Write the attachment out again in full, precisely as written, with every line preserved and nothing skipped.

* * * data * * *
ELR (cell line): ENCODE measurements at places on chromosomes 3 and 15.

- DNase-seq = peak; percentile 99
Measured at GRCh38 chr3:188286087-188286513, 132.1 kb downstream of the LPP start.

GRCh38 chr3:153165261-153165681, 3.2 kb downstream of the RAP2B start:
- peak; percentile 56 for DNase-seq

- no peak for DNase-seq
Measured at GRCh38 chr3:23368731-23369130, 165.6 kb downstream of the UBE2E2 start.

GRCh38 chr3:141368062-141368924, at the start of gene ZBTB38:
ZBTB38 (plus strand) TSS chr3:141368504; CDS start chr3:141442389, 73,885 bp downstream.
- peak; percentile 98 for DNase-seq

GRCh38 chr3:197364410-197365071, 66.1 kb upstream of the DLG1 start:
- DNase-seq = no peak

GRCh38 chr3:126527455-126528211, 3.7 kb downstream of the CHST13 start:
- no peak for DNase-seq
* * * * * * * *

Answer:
ELR (cell line): ENCODE measurements at places on chromosomes 3 and 15.

- DNase-seq = peak; percentile 99
Measured at GRCh38 chr3:188286087-188286513, 132.1 kb downstream of the LPP start.

GRCh38 chr3:153165261-153165681, 3.2 kb downstream of the RAP2B start:
- peak; percentile 56 for DNase-seq

- no peak for DNase-seq
Measured at GRCh38 chr3:23368731-23369130, 165.6 kb downstream of the UBE2E2 start.

GRCh38 chr3:141368062-141368924, at the start of gene ZBTB38:
ZBTB38 (plus strand) TSS chr3:141368504; CDS start chr3:141442389, 73,885 bp downstream.
- peak; percentile 98 for DNase-seq

GRCh38 chr3:197364410-197365071, 66.1 kb upstream of the DLG1 start:
- DNase-seq = no peak

GRCh38 chr3:126527455-126528211, 3.7 kb downstream of the CHST13 start:
- no peak for DNase-seq